When it comes to fitness, we all know what’s good for us and what’s not. That early morning yoga class? Pretty good. Going right to the couch after work and curling up with a bag of chips? Not so good.
Research on the topic is abundant as well. It’s irrefutable that weight, level of physical activity, and dietary choices have an impact on our overall health. So with all this knowledge out there, why do so many of us still struggle to actually do anything to change our fitness?
The answer lies in one simple question: “What are you fit for?”
For example, both Person A and Person B might be tired after a long day of work, but go on a walk. Afterwards, Person A thinks, “Well, that was just a short walk but it was a great way to stretch my legs, and it felt good to get moving!” Person B, on the other hand, thinks, “That was such a short walk. That didn’t burn very many calories – I might as well have not gone.”
Person A has answered their “What am I fit for?” They would say, “I’m fit because I love how exercise makes me feel!” Person B does not know what they’re fit for, and considers their activity a chore that only exists to burn a certain amount of calories – and if they can’t meet that goal every single time, why bother?
Which person do you think is more likely to keep working on their fitness long-term? And, more importantly, which one will be happier?
The first step to answering your “What am I fit for?” is seeing fitness activities as things that are fun and rewarding, even if you only do a little, rather than things that have negative consequences if you don’t do enough. Although both are true, they create totally different mindsets.
Here are some “What am I fit for” answers to help spark your own:
“I’m fit for my kids.”
I want to have the energy and ability to keep up with my kids. Before, I had to sit on the park bench and watch them play, because I’d get tired long before they did. I didn’t want to miss out on that experience – they’re only young once, you know. So I started to improve my fitness. Now I can run after them. It’s much better family time this way!
“I’m fit because I like proving people wrong.”
I’ve always been told that I’m “too thin” (my family is all tiny). Plus, I’m pretty short, so I felt like people were always making the assumption that I was weak or fragile. I took up weight training because it seemed like something that no one would expect me to do. When I started, I could barely lift the lightest dumbbells for more than a few repetitions. Now I can lift up to 40 lbs. in some exercises! I don’t look all that different, but I feel great.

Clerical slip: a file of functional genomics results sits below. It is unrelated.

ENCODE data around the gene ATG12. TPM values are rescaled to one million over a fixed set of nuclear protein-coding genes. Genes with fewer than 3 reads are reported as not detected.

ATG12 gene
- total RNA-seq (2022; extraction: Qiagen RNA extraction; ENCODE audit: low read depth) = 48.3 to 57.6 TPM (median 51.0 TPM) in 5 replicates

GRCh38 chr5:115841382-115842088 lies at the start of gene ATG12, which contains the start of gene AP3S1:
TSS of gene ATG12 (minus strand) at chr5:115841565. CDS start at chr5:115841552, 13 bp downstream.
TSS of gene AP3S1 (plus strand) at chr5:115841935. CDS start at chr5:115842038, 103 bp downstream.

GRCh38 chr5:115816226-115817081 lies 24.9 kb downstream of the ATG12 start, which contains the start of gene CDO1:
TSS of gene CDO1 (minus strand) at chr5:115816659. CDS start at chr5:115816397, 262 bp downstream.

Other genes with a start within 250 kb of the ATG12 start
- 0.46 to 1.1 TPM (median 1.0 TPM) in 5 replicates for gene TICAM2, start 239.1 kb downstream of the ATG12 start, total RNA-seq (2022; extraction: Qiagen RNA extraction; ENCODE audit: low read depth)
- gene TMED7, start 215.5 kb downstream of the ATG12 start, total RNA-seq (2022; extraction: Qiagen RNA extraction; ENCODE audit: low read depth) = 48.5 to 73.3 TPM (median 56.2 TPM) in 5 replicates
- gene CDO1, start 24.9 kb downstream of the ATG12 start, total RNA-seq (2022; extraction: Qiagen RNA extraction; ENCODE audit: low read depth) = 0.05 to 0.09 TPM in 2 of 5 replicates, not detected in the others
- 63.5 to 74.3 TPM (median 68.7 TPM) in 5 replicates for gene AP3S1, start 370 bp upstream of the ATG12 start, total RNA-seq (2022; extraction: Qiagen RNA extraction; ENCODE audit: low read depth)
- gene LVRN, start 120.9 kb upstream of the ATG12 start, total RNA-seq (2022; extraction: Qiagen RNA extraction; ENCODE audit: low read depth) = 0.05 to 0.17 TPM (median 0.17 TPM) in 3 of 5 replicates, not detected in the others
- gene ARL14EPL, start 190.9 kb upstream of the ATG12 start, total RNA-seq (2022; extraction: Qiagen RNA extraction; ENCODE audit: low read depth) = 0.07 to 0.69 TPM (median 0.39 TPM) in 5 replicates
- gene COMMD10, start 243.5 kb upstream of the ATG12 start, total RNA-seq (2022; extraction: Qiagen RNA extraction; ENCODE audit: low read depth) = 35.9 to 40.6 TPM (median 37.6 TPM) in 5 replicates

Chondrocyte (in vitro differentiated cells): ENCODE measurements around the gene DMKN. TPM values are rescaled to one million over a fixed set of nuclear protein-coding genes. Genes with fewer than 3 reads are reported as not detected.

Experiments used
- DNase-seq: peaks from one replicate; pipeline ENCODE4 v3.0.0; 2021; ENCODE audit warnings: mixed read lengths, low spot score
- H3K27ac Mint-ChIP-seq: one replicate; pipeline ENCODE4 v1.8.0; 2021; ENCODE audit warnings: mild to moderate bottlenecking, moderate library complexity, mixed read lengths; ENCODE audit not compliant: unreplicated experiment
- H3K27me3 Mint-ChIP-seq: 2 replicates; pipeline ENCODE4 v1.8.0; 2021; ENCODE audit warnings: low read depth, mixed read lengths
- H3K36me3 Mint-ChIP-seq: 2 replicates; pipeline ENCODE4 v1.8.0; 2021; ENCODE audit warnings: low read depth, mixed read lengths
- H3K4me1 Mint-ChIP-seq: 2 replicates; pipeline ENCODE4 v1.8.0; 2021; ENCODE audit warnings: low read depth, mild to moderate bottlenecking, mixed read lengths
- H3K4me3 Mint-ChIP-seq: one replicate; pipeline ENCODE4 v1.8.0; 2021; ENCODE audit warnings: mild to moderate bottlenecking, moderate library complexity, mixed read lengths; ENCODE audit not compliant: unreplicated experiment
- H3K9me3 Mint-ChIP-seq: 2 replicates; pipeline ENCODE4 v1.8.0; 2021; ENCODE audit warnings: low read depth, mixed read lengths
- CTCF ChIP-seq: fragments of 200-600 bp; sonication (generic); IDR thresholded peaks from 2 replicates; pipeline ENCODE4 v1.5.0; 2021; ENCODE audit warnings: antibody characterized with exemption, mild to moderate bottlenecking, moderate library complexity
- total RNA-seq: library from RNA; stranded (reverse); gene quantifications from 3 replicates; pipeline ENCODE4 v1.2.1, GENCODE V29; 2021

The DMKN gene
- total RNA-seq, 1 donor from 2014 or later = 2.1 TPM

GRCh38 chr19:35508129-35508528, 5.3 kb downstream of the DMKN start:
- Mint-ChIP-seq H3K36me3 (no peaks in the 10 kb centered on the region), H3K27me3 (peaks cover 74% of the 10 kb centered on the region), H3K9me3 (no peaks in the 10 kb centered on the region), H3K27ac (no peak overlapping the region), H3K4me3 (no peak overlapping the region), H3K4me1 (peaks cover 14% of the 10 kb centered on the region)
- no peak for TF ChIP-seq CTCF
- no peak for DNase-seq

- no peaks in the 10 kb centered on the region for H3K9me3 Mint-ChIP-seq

“I’m fit for my girlfriend.”
No, not because she’s that superficial. She loves me no matter how I look. Don’t get me wrong, I do want to look good for her. But I also want to be healthy so we can spend a long life together. If we ever have kids, I want to set a good example for them, too.
“I’m fit because I love a challenge.”
I ran track in high school and enjoyed it. I quit running when I went to college, but I always missed it. Life (full-time job, two kids, knee injury) just kept getting in the way. Not long ago, I decided to start jogging again, just around my neighborhood. There’s such a joy in being able to move, even if I’m slower now than when I was running competitively. I just try to do a little more each day, and remember that the only person I’m competing against is myself!
“I’m fit for my sport!”
I started training in Brazilian jiu-jitsu when I was a teenager, and I fell in love with it (for those of you who don’t know, Brazilian jiu-jitsu or BJJ is a martial art/sport involving grappling). After a few years, I started competing in tournaments. Now, obviously you want to be in good shape for any competitive sport, but it’s essential for BJJ. Tournaments are divided by weight for fairness, so you don’t want a lot of “excess luggage.” It’s no fun being the guy who’s 190 lbs. because he’s overweight going against the guy who’s 190 lbs. of all muscle – trust me, I’ve been there.
“I’m fit for my mental health.”
I was diagnosed with depression and anxiety in college. I know it's different for everyone, but for me, exercise has been one of the best ways for me to manage my conditions. Some days it’s hard, because the depression makes me tired. But if I push myself through even a short workout, I feel so much better, and proud of myself for accomplishing something.
“I’m fit because I love exploring.”
I’ve always loved the great outdoors: hiking, rock climbing, camping, you name it! I started doing all of these activities simply for fun. Fitness wasn’t a factor. But then I realized that the better cardio, strength and endurance I have, the more I can do the things I love, and the longer I can do them for! So I started working to improve my fitness. I’ll still be up in the mountains when I’m 90!
“I’m fit for my job.”
I’m a personal trainer, so if I don’t practice a healthy lifestyle, why should my clients listen to me? But I’m not perfect. It’s like I tell them: “I have days where I mess up. I skip workouts; I forget to eat breakfast and have fast food instead. But the next day, I get right back on track!” To me, developing your fitness is just like developing any other skill, whether that’s painting, or writing, or chess – practice it every day and you’ll become amazing!
At the end of the day, only you can decide the answer to your “What am I fit for?” Just remember that your reason should be something that’s important enough to you that you’ll want to stick with your fitness goals. Now go forth and have fun on your fitness journey!
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